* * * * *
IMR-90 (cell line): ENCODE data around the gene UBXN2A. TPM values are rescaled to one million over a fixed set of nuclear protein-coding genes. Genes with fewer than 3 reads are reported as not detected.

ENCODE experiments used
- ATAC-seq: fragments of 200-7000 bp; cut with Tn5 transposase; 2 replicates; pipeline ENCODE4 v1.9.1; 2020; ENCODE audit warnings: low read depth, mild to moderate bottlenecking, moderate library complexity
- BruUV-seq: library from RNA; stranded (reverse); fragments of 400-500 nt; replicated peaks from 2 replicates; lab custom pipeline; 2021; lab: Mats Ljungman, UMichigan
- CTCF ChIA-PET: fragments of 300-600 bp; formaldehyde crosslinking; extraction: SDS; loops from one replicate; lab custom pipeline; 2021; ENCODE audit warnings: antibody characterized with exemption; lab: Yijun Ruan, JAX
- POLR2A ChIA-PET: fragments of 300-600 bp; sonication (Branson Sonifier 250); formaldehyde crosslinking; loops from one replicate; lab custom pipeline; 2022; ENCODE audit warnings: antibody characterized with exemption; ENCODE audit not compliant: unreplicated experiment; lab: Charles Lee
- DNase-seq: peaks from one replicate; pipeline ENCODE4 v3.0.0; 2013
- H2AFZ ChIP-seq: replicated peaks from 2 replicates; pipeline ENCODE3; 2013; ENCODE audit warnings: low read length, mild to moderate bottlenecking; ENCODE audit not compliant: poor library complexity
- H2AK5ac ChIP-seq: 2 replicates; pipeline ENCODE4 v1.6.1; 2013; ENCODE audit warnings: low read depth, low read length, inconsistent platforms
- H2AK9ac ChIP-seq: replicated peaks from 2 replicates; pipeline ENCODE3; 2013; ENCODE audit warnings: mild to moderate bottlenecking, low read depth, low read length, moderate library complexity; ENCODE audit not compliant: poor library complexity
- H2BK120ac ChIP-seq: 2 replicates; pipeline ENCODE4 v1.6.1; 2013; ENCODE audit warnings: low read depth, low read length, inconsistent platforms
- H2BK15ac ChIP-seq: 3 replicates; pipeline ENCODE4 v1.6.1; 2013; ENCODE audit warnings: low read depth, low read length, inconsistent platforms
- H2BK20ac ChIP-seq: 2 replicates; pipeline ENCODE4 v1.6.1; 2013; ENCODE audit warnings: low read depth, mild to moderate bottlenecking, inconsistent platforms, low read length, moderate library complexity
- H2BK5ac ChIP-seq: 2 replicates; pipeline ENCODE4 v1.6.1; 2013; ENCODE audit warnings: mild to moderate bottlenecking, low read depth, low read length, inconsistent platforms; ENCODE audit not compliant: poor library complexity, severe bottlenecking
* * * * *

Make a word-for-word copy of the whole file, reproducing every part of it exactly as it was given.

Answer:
IMR-90 (cell line): ENCODE data around the gene UBXN2A. TPM values are rescaled to one million over a fixed set of nuclear protein-coding genes. Genes with fewer than 3 reads are reported as not detected.

ENCODE experiments used
- ATAC-seq: fragments of 200-7000 bp; cut with Tn5 transposase; 2 replicates; pipeline ENCODE4 v1.9.1; 2020; ENCODE audit warnings: low read depth, mild to moderate bottlenecking, moderate library complexity
- BruUV-seq: library from RNA; stranded (reverse); fragments of 400-500 nt; replicated peaks from 2 replicates; lab custom pipeline; 2021; lab: Mats Ljungman, UMichigan
- CTCF ChIA-PET: fragments of 300-600 bp; formaldehyde crosslinking; extraction: SDS; loops from one replicate; lab custom pipeline; 2021; ENCODE audit warnings: antibody characterized with exemption; lab: Yijun Ruan, JAX
- POLR2A ChIA-PET: fragments of 300-600 bp; sonication (Branson Sonifier 250); formaldehyde crosslinking; loops from one replicate; lab custom pipeline; 2022; ENCODE audit warnings: antibody characterized with exemption; ENCODE audit not compliant: unreplicated experiment; lab: Charles Lee
- DNase-seq: peaks from one replicate; pipeline ENCODE4 v3.0.0; 2013
- H2AFZ ChIP-seq: replicated peaks from 2 replicates; pipeline ENCODE3; 2013; ENCODE audit warnings: low read length, mild to moderate bottlenecking; ENCODE audit not compliant: poor library complexity
- H2AK5ac ChIP-seq: 2 replicates; pipeline ENCODE4 v1.6.1; 2013; ENCODE audit warnings: low read depth, low read length, inconsistent platforms
- H2AK9ac ChIP-seq: replicated peaks from 2 replicates; pipeline ENCODE3; 2013; ENCODE audit warnings: mild to moderate bottlenecking, low read depth, low read length, moderate library complexity; ENCODE audit not compliant: poor library complexity
- H2BK120ac ChIP-seq: 2 replicates; pipeline ENCODE4 v1.6.1; 2013; ENCODE audit warnings: low read depth, low read length, inconsistent platforms
- H2BK15ac ChIP-seq: 3 replicates; pipeline ENCODE4 v1.6.1; 2013; ENCODE audit warnings: low read depth, low read length, inconsistent platforms
- H2BK20ac ChIP-seq: 2 replicates; pipeline ENCODE4 v1.6.1; 2013; ENCODE audit warnings: low read depth, mild to moderate bottlenecking, inconsistent platforms, low read length, moderate library complexity
- H2BK5ac ChIP-seq: 2 replicates; pipeline ENCODE4 v1.6.1; 2013; ENCODE audit warnings: mild to moderate bottlenecking, low read depth, low read length, inconsistent platforms; ENCODE audit not compliant: poor library complexity, severe bottlenecking